Several years ago my brother gave me a book for Christmas entitled "The Sacred Romance" by Brent Curtis and John Eldredge. It revolutionized the way I understood Christ's love for me. After that, I wanted to inhale any other works by Eldredge.

One that I started awhile back and for some reason put down (then misplaced for over a year) was "Desire". I recently picked it back up and began reading it from where I had left off. Last night I began the chapter entitled "The Great Thwarter". I automatically assumed Eldredge would be referring to Satan. I could not have been more wrong.

He went on to explain that sometimes, because we replace our desire for God with other things (even good things like work, and church activities, and sports) and make plans regarding those things, and spend so much time thinking about those things that they become an addiction of sorts, or our idols—God chooses to remove those from our lives. He thwarts our plans. He takes away the "things" that we are using to appease our desires in hopes that we will begin to desire Him again.

Eldredge maintains that God created us for ecstasy, for pleasure, for love, for adventure. But we were supposed to experience all these things with HIM. We live in a fallen world now, and so we are filled instead with desire. God longs for us to desire him, so HE can fulfill that need for all of the above.

Its very thought provoking, and a little frightening, to be honest. I began to wonder what "things" I was replacing God with. And I began to pray that my plans and goals would truly not take the place of my love for Him.

I want to make two things clear, as I try to put my thoughts down on "paper".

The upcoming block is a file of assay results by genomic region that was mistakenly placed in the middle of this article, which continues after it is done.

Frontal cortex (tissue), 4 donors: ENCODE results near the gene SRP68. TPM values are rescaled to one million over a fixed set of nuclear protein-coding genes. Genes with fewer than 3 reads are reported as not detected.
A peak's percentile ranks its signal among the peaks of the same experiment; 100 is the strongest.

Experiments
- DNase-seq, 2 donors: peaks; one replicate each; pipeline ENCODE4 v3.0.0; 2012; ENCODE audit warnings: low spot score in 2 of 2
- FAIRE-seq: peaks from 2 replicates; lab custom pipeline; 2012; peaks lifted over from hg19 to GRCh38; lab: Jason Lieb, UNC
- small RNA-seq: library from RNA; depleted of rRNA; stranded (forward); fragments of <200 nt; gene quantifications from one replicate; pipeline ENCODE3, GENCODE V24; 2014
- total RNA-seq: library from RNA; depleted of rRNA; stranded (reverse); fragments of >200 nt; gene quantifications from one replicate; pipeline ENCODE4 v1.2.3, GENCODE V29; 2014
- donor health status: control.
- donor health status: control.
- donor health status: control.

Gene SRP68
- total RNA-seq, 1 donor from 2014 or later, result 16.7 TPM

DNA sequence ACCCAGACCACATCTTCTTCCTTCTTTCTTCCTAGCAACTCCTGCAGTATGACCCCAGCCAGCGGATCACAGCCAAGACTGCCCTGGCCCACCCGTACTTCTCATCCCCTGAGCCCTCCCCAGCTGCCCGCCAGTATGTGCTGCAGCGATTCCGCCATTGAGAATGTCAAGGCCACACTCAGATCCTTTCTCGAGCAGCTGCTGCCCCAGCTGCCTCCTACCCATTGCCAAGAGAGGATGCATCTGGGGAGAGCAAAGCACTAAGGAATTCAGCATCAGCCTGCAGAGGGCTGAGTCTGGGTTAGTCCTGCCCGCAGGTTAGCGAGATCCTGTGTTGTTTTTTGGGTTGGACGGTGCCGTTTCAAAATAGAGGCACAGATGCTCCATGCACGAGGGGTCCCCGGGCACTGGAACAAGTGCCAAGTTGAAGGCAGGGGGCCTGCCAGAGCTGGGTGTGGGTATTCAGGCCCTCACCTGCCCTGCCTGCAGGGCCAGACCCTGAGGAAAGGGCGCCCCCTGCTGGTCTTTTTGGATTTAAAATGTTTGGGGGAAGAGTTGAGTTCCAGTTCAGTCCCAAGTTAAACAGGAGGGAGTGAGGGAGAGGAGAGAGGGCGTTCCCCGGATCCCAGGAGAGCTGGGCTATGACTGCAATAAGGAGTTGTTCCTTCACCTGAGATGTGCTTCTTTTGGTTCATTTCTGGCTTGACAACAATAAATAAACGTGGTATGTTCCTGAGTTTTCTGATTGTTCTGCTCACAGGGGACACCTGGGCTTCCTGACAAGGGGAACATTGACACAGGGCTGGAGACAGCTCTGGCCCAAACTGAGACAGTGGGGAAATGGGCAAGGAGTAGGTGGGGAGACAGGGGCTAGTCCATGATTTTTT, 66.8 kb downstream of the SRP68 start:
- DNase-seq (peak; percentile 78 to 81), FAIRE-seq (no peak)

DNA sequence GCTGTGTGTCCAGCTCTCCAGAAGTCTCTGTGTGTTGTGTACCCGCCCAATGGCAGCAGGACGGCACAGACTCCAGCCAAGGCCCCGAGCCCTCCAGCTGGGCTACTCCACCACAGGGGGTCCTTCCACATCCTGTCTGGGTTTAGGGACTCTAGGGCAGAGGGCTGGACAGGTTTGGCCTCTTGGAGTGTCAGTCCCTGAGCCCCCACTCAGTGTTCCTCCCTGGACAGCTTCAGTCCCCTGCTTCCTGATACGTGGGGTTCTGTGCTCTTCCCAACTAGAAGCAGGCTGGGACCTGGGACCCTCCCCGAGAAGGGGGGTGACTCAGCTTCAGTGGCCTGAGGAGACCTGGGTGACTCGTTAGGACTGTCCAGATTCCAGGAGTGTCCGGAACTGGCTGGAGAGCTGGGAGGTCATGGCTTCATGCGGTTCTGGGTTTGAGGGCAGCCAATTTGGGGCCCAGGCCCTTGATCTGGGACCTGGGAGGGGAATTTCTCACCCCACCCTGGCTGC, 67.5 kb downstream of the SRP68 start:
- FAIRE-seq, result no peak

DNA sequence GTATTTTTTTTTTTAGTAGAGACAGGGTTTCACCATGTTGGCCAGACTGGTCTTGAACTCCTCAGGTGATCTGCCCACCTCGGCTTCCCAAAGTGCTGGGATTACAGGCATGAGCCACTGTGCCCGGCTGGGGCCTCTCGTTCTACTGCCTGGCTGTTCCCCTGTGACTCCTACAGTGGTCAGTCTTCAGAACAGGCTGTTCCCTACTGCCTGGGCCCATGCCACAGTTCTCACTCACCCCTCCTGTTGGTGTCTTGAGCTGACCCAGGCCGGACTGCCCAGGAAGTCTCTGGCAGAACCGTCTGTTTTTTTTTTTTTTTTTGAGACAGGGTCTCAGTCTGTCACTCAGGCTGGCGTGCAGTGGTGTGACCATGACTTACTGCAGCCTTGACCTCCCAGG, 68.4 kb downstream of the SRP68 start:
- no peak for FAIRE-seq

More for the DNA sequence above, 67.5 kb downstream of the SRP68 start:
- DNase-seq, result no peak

1. Eldredge states clearly that not every bad circumstance in our life is God trying to get our attention. We live in a broken world and sometimes bad things happen.
2. I have not finished the book, in fact am only 1/2 way I feel certain there are more things for me to learn.

My prayer is that, just as "The Sacred Romance" showed me the true love of Christ for me, this book will teach me how understanding "Desire" can help me reach out and grasp the life God has planned for me.

Monday, April 5, 2010

A "Must Read"

"Just Waiting for the Bell" by elementary school principal, David Wehmeyer, is a "must read" for anyone who has ever worked in public education! This short, anecdotal book gives insight and wisdom into the common (and not so common) occurrences in the life of a school administrator.

I laughed out loud many times as Mr. Wehmeyer shared stories that could very well have happened in my own elementary school. His dry humor is irresistible, and I found myself eagerly wondering what he was going to say next.

Without giving away any specifics, my favorite chapters were "Kamakazi Hugs" and "Duck!" You'll just have to buy the book and read for yourself to find out why!!

Thursday, March 25, 2010

Does Critiquing Ever Stop?

I will admit that I have always been a judgmental reader. What I mean by that is, I have always been irked when I find errors in a story. I think this stems from two reasons: one, I am a teacher (enough said?), but I believe the greater reason is because it jerks me out of the story. When I am reading good fiction, I often totally lose myself in the characters' thoughts, the descriptive settings, the action. So when I'm reading along and then see a misspelled word, or grammatical error, it breaks that spell for me.